You are on page 1of 1

NPN transistor is one of the Bipolar Junction Transistor (BJT) types.

The NPN transistor consists of


two n-type semiconductor materials and they are separated by a thin layer of p-type semiconductor.
Here the majority charge carriers are the electrons. The flowing of these electrons from emitter to
collector forms the current flow in the transistor. Generally the NPN transistor is the most used type
of bipolar transistors because the mobility of electrons is higher than the mobility of holes. The
NPN transistor has three terminals emitter, base and collector. The NPN transistor is mostly used
for amplifying and switching the signals.
The above figure shows the symbol and structure of NPN transistor. In this structure we can observe
the three terminals of transistor, circuit currents and voltage value representations. Now let us see
the operation of the NPN transistor with explanation.

NPN Transistor Circuit


The above figure shows the NPN transistor circuit with supply voltages and resistive loads. Here the
collector terminal always connected to the positive voltage, the emitter terminal connected to the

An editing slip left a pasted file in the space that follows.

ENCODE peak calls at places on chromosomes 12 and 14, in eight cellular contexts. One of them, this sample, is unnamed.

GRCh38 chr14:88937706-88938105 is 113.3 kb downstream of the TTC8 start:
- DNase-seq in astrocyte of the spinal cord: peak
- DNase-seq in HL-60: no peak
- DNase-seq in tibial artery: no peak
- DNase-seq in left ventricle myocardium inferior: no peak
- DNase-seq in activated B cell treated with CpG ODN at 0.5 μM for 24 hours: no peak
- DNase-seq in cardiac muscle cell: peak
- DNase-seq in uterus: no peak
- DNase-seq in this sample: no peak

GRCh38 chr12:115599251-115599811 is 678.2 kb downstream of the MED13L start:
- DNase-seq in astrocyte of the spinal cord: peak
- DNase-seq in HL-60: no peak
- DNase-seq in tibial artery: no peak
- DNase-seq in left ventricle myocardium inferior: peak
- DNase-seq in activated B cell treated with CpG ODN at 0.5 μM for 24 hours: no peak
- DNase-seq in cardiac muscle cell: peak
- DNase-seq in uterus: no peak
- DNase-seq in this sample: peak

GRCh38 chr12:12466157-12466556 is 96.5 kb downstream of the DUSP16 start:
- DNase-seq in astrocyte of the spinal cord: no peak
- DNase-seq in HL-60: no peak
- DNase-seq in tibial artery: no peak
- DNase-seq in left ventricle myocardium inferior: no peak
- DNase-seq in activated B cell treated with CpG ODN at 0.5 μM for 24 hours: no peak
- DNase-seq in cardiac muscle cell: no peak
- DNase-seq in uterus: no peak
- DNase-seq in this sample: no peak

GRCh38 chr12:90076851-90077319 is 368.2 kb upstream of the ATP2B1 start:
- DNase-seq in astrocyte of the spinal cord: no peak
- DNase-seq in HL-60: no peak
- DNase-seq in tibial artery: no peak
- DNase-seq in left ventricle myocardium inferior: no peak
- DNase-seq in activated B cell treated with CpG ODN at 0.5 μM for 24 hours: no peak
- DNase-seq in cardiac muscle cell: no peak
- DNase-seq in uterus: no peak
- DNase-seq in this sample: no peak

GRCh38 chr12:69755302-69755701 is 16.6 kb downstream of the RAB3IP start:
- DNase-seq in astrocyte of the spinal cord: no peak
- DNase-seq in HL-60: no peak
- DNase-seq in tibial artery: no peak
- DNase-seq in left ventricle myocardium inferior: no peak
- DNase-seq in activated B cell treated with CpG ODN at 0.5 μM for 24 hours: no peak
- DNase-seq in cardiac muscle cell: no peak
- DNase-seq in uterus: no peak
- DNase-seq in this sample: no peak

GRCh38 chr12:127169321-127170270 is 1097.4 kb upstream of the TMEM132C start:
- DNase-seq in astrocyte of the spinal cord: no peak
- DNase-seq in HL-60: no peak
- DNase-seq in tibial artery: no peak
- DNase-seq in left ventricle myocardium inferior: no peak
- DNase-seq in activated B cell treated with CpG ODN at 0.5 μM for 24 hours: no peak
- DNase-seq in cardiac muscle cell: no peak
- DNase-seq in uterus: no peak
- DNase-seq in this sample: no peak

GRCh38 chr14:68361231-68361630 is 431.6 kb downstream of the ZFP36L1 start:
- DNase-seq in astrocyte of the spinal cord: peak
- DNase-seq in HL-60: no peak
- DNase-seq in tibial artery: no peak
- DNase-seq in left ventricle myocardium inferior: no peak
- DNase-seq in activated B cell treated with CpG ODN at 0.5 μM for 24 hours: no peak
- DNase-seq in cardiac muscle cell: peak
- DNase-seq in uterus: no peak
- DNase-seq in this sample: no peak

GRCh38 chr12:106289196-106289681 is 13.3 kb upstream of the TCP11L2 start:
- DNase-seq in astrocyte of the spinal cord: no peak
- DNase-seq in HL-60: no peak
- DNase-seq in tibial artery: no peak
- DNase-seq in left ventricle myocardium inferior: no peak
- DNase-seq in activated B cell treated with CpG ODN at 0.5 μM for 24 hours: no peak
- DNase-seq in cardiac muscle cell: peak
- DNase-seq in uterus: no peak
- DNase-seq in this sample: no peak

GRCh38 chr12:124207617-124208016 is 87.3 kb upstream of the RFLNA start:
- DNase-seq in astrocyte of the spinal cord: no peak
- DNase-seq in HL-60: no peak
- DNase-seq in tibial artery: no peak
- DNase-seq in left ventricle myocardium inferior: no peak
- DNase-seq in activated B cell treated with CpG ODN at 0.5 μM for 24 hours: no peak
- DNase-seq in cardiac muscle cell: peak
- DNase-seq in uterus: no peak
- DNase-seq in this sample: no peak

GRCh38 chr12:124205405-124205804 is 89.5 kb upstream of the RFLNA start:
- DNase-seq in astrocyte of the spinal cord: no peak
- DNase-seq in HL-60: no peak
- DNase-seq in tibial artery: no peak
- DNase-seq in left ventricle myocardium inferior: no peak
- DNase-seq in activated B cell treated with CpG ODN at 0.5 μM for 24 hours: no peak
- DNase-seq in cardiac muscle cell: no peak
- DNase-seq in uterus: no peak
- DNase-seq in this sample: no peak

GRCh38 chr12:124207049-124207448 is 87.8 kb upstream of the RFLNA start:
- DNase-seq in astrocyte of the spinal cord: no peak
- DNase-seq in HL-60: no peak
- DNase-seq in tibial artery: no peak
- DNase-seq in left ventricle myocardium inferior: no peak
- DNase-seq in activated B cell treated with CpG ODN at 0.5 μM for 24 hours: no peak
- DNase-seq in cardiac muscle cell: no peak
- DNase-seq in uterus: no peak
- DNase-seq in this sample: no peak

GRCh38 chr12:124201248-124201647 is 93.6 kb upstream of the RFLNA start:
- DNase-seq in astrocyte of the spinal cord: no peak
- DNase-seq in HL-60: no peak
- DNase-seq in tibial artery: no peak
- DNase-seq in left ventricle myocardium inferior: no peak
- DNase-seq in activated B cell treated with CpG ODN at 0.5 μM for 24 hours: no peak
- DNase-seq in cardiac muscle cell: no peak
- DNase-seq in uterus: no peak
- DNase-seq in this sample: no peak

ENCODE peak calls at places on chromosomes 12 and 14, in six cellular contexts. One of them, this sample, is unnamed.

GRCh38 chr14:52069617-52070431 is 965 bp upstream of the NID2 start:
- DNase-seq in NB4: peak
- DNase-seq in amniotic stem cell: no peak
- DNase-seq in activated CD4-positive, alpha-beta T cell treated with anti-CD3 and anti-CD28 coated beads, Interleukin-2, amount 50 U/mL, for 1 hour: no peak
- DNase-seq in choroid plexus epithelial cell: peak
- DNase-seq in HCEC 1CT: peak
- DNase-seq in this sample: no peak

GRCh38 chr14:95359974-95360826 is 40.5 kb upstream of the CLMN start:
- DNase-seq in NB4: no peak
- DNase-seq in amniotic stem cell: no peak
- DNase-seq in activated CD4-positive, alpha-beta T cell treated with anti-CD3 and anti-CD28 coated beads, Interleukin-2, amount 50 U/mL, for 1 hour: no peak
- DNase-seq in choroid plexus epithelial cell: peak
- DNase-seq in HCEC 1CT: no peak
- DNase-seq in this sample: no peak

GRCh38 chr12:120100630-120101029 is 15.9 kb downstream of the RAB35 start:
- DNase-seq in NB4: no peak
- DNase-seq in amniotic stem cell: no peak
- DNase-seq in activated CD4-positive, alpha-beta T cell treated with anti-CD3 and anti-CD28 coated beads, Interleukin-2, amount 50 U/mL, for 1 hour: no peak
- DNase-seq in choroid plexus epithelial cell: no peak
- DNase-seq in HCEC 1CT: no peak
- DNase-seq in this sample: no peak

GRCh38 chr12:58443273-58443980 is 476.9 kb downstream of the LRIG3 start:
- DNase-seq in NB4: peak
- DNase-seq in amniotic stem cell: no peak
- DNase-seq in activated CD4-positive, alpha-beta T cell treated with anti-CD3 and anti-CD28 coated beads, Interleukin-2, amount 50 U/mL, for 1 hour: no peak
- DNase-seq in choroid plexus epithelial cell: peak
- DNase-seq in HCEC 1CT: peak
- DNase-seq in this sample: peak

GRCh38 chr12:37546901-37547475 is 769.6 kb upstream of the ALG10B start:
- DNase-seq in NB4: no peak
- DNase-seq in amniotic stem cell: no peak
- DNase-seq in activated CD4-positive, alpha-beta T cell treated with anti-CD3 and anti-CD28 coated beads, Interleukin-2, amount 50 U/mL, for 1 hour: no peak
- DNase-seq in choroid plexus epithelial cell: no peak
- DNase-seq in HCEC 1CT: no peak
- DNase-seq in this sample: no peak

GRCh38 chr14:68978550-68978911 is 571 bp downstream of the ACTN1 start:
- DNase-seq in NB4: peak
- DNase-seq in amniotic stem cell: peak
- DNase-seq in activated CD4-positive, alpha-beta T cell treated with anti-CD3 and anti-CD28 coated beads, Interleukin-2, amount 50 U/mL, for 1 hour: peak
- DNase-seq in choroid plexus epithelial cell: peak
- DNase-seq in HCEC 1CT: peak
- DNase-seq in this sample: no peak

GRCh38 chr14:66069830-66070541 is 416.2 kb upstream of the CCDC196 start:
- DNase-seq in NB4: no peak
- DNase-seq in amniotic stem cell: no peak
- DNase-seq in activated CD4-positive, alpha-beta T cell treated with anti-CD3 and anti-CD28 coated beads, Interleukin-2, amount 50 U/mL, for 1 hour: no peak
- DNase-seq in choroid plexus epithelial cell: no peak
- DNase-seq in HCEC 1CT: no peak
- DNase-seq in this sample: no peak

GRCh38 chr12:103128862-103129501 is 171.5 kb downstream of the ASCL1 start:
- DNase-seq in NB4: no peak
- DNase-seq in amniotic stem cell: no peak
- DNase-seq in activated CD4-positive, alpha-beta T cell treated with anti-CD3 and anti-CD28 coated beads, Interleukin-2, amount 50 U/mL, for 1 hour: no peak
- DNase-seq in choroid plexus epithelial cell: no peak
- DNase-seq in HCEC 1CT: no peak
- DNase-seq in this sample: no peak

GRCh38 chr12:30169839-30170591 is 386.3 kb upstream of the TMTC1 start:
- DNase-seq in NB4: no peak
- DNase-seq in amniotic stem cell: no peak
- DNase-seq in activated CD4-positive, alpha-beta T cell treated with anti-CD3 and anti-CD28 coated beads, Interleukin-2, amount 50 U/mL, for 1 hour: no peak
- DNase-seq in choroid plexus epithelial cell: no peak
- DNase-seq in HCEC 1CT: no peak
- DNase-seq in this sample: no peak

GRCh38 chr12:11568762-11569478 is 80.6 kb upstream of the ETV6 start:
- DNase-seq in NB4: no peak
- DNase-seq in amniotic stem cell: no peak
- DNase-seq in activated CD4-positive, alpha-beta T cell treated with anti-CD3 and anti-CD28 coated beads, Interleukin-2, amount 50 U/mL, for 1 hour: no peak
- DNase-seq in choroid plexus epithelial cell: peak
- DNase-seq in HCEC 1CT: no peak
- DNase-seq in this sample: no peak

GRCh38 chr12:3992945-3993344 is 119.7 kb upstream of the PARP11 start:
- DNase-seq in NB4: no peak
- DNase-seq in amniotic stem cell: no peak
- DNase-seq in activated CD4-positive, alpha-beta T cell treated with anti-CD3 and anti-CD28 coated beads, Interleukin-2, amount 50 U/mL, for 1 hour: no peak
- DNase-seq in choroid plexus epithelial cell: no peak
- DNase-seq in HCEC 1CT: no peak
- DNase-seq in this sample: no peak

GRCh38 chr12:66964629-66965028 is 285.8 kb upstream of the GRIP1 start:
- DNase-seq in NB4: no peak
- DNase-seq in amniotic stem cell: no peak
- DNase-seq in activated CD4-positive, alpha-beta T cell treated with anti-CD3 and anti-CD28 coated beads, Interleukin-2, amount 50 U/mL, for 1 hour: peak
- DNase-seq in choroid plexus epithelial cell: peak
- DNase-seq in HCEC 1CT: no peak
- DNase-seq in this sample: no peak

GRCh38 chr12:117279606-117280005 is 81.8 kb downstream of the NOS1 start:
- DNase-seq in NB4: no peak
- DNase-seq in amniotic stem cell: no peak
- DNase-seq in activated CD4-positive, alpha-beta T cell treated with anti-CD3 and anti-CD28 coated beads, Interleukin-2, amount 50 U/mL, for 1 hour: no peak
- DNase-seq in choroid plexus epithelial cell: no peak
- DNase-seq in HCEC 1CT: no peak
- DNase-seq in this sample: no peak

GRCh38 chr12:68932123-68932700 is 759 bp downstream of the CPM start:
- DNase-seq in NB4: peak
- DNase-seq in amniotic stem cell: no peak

negative supply and the base terminal controls the ON/OFF states of transistor depending on the
voltage applied to it.

NPN Transistor Working


The working of NPN transistor is quite complex. In the above circuit connections we observed that
the supply voltage VB is applied to the base terminal through the load RB. The collector terminal
connected to the voltage VCC through the load RL. Here both the loads RB and RL can limit the
current flow through the corresponding terminals. Here the base terminal and collector terminals
always contain positive voltages with respect to emitter terminal.
If the base voltage is equal to the emitter voltage then the transistor is in OFF state. If the base
voltage increases over emitter voltage then the transistor becomes more switched until it is in fully
ON state. If the sufficient positive voltage is applied to the base terminal i.e. fully-ON state, then
electrons flow generated and the current (IC) flows from emitter to the collector. Here the base
terminal acts as input and the collector-emitter region acts as output.
To allow current flow between emitter and collector properly, it is necessary that the collector
voltage must be positive and also greater than the emitter voltage of transistor. Some amount of
voltage drop presented between base and emitter, such as 0.7V. So the base voltage must be greater
than the voltage drop 0.7V otherwise the transistor will not operate. The equation for base current of
a bipolar NPN transistor is given by,